Building an email drip campaign requires many different moving parts. You need valuable content that your leads can absorb, a landing page to capture emails, a series of great emails, and a workflow that maps out when, where, why, and how emails will be delivered to leads.
The key to a successful email drip campaign is to keep it simple, stay on topic, and show the leads what they want. With all these different elements it’s easy to make mistakes with your drip campaign or overthink the process. Seven mistakes are commonly made when building email drip campaigns.
How many times have you signed up to an email list only to unsubscribe one week later because you received too many emails? Most people won’t hesitate to unsubscribe from an email drip campaign the second they get annoyed. Your job is to figure out the perfect number of emails that will move them into the sales funnel and convert them into a paying customer.
Some brands send their leads just one email a week, or even one every month. More often than not, brands oversaturate their audience with three to five emails every week. The result is a prompt “unsubscribe” action. An unsubscribed lead means potential revenue has been lost. Split testing an email drip campaign with frequency variations will help you determine the best times to send emails and the optimal amount to send in a given timespan.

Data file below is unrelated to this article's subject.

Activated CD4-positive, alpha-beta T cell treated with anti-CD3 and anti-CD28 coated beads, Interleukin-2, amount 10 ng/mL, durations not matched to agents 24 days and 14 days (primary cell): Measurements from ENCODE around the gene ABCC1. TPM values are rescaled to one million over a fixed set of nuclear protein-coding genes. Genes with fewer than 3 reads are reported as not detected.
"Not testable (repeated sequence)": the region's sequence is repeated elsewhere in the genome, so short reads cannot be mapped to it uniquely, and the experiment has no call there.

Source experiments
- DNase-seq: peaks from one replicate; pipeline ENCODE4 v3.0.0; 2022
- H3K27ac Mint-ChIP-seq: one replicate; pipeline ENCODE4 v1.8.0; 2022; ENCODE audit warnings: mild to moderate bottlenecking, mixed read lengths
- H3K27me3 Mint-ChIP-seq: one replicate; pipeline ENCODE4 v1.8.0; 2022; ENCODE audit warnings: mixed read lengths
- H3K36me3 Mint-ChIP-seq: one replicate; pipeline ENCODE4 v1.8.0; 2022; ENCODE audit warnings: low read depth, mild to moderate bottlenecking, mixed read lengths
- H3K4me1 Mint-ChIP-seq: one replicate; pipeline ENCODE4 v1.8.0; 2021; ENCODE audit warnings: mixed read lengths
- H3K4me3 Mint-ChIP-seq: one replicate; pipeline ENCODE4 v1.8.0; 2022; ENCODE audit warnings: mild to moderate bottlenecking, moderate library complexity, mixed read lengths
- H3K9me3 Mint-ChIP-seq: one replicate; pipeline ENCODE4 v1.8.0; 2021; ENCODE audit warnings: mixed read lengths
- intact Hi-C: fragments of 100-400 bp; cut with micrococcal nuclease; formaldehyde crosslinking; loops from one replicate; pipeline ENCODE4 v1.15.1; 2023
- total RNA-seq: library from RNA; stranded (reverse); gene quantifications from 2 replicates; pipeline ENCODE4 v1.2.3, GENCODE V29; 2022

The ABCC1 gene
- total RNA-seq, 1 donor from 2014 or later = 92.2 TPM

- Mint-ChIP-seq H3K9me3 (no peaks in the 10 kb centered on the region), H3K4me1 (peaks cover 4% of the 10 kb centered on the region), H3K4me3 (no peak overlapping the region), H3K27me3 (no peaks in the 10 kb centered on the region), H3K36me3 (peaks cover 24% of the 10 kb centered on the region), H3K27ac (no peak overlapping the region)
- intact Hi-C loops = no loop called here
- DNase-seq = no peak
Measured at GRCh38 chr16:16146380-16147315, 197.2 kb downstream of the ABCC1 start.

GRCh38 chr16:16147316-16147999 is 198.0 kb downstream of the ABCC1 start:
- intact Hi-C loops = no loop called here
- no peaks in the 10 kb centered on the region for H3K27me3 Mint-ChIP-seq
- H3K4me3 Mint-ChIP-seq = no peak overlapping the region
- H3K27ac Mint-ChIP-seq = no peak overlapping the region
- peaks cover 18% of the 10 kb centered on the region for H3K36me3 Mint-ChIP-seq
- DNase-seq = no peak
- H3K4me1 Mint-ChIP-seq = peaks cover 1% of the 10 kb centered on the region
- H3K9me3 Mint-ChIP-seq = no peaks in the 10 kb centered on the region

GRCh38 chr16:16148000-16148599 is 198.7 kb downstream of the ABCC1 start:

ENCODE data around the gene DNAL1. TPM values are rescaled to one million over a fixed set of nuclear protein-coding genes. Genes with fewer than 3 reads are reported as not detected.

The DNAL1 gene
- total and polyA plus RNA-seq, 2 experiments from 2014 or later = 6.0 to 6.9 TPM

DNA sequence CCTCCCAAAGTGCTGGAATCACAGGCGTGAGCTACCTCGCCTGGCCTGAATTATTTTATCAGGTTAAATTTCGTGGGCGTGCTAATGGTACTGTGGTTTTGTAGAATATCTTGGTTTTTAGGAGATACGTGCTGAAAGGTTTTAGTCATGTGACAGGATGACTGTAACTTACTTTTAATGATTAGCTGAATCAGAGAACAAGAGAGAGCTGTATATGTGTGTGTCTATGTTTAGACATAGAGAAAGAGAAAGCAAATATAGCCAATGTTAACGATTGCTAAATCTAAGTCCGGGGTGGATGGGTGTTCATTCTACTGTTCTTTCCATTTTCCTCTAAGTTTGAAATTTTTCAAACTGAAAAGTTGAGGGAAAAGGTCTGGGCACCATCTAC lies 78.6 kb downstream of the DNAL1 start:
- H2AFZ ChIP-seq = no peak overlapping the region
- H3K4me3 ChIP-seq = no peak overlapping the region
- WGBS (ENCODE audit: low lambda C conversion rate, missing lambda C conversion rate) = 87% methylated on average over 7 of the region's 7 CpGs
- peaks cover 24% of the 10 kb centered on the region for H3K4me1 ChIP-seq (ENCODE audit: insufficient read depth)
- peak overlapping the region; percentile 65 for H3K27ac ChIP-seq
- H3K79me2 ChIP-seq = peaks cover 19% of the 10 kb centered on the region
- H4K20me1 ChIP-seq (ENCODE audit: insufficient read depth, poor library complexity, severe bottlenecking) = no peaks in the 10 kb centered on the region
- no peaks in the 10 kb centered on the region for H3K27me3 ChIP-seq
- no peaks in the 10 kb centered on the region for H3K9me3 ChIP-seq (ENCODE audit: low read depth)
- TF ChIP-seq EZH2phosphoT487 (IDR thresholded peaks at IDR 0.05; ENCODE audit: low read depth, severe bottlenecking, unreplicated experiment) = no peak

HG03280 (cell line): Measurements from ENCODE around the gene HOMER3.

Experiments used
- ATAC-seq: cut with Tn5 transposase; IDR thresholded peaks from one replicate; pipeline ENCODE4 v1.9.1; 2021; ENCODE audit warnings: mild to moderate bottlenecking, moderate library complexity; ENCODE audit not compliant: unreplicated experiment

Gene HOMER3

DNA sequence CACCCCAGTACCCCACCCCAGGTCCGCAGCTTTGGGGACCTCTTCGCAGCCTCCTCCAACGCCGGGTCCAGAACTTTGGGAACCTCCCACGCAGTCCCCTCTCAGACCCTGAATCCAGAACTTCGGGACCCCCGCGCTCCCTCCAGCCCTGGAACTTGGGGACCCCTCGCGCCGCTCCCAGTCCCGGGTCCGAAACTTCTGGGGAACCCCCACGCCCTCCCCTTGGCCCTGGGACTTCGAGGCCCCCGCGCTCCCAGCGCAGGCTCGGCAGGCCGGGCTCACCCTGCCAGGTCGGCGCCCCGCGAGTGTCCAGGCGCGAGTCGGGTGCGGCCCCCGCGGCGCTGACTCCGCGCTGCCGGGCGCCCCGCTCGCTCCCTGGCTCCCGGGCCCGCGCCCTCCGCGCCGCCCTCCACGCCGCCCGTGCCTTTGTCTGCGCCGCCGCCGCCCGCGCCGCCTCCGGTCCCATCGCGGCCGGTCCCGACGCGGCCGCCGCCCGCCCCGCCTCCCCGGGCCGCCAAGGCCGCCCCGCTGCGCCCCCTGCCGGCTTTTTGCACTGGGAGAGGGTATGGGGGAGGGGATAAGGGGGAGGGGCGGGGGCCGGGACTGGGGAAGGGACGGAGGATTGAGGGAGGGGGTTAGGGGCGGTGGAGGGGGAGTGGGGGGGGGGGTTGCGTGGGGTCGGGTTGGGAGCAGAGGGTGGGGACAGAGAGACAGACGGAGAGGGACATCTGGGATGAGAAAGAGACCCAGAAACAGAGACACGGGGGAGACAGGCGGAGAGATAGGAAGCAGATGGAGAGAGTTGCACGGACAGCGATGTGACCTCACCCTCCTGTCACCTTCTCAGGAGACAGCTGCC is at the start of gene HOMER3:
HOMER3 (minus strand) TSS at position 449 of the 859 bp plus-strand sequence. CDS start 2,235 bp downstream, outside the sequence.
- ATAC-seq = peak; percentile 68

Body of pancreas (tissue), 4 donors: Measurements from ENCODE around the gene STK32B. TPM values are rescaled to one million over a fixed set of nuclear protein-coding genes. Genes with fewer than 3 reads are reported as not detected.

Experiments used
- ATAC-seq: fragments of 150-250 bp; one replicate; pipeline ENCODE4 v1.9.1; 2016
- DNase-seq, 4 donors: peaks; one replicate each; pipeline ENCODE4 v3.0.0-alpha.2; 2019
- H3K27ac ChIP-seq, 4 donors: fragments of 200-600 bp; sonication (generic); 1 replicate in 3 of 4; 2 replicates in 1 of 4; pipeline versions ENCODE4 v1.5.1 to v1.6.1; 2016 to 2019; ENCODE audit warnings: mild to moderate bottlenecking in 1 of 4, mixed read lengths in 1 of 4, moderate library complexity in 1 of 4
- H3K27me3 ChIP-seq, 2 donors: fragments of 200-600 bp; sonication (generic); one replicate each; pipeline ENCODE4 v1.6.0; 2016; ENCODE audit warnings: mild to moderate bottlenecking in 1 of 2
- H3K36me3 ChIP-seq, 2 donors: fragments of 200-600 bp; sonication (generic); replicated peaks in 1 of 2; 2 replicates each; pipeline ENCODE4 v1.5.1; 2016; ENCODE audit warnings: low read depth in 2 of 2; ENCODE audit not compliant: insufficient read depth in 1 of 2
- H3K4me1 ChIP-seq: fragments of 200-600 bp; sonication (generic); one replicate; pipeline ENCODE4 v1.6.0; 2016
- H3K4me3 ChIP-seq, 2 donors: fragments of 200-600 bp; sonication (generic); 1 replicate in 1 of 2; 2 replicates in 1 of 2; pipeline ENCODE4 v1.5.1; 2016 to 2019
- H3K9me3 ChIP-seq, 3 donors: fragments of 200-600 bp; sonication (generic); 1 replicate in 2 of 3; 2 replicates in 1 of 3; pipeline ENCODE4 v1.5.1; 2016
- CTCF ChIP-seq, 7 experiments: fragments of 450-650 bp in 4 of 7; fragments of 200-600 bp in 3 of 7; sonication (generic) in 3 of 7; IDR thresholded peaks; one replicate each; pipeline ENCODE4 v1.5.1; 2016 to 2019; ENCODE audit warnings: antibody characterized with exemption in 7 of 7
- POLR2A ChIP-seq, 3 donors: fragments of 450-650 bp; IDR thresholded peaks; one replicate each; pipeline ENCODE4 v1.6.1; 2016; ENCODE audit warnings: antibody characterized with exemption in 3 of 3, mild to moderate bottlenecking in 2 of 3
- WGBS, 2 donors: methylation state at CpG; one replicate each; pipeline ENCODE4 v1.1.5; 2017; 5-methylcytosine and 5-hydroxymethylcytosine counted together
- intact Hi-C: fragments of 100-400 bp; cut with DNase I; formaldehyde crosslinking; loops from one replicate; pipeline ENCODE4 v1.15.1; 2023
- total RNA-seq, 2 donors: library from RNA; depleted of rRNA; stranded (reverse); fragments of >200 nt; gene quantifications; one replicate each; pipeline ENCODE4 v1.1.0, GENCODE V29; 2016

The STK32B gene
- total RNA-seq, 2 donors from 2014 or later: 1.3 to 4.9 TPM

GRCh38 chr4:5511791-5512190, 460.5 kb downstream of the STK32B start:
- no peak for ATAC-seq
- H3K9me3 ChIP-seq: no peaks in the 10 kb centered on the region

Subject lines are the most important part of any email you send. It’s the first thing potential leads will see and it determines whether or not they will open or delete your message. Certain words will instantly trigger a spam alert and your email will be relegated to the dreaded spam folder or promotions tab.
Common Spam Trigger Words to Avoid
Many more trigger words exist and it’s a good idea to study them before sending your email drip campaign to leads.
Don’t try to pack all of your content into one email. If an email is long enough to be a full-size article or blog post it’s not going to perform well. Audiences are looking for content that can be consumed quickly and understood easily. Organize your content in a way that will make sense to your target audience and then send two or three pieces of content per email in your drip campaign.
Have you ever received an email from J.C. Penney that focused on promoting sports cars or airline tickets? Of course not. That would be completely irrelevant to their target audience in the consumer goods world. Content that isn’t relevant to your brand will quickly distance your target audience.
6. No Theme
If an email drip campaign doesn’t make sense you can’t expect leads to take the time to try and understand it. A one-size-fits-all approach won’t work. Your email drip campaign needs to have a central message and theme that immediately tells the target audience what’s going on and who you are.
7. Poor Writing
Nothing kills credibility like bad grammar. Once an email has been sent there’s no getting it back. Every email represents your brand and the quality of your work. People who see poor quality writing and bad grammar skills won’t become customers anytime soon.
Avoiding these seven mistakes will make your email drip campaigns much more effective and have a much greater impact. Focusing on messaging, quality, and data will lead the way to more successful campaigns.
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